Wrexham council to aid Royal Welch Fusiliers collection

Royal Welch Fusiliers at Caernarfon Castle The collection, which includes documents and pictures, was formerly held at Caernarfon Castle

A financial lifeline to help secure a historic collection of military memorabilia has been offered by Wrexham council.

The collection of artefacts and records belonging to the Royal Welch Fusiliers Museum Trust is kept at Kings Mill visitor centre.

But the trust had warned it can no longer afford the running costs due to a change in financial circumstances.

The council's executive board agreed to a request for £15,000 in funding.

The trust is based at Caernarfon Castle but earlier this year relocated its archive, reference library and reserve museum collection to Kings Mill as a first step towards rehousing them in Wrexham Museum.

As well as the funding, council officials will also help the trust draw up a five-year business plan.

Start Quote

Councillor Ron Davies

We couldn't let this collection go from Wrexham. It's absolutely marvellous”

End Quote Ron Davies Council leader

Council leader Ron Davies said: "We couldn't let this collection go from Wrexham. It's absolutely marvellous".

"We hope that it will eventually be housed in Wrexham museum but at the moment we don't have the funding," said Mr Davies.

"The collection is in storage at Kings Mill, but until we can put it in the museum we hope to work with the trust to open it up for educational purposes so that our children will benefit," he added.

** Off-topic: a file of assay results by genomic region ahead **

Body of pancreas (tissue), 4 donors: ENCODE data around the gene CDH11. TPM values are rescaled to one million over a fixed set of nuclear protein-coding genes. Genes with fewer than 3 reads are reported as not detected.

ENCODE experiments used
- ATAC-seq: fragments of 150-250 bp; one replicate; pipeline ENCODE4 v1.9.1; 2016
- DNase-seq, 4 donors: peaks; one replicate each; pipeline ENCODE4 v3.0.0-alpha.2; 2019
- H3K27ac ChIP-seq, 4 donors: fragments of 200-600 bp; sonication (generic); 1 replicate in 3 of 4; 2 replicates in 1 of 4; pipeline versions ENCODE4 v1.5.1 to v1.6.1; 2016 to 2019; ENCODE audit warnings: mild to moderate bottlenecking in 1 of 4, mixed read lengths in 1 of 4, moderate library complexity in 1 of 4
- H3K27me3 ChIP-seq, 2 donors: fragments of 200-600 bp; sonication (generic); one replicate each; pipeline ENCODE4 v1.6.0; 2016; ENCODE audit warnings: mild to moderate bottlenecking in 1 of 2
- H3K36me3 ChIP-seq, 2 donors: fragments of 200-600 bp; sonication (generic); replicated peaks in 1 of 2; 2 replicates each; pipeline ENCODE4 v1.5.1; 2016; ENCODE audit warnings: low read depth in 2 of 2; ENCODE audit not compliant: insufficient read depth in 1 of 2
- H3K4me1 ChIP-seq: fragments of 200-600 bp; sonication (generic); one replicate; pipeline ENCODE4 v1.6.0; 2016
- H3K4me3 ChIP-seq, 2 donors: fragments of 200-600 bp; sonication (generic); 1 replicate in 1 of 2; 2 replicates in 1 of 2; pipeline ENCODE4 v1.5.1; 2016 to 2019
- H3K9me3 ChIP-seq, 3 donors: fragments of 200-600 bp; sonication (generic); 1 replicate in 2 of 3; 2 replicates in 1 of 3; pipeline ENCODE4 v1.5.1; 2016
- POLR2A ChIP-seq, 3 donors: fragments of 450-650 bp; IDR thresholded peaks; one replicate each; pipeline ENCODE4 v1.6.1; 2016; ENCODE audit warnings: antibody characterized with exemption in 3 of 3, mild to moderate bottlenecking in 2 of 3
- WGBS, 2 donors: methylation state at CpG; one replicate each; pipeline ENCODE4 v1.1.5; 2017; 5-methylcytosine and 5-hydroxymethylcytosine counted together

Wrexham's head of assets and economic development, Steve Bayley, had recommended approval for the support.

In a report, he said that building a permanent gallery at Wrexham Museum to display the collection could not be be completed until 2018 and was dependent on funding being made available.

Alternative home

"The collection is considered to be of national importance, is a significant asset for the local community and offers substantial potential for development as a learning resource through exhibitions and educational documents associated with Siegfried Sassoon, Hedd Wyn and a series of drawings by Sir Kyffin Williams," he continued.

Mr Bayley said the trust received money from the Welsh government's heritage body Cadw to run the museum at Caernarfon but its funding had recently been cut.

Interest generated from investments was no longer enough to cover the cost of running Kings Mill.

"The chairman of the trust has indicated that unless the council can find a way to help the trust meet the cost of keeping the collection at Kings Mill by the end of the current financial year, an alternative home will have to be found," wrote Mr Bayley.

He said if that happened, it was probable the trust would move the collection outside the county borough.

A Cadw spokesperson said: "Cadw has recently met with the Royal Welch Fusiliers (RWF) and can confirm that the RWF Museum at Caernarfon Castle is remaining in situ.

"The Welsh government through Cadw continues to support the RWF Musesum financially and has not cut funding to the RWF."

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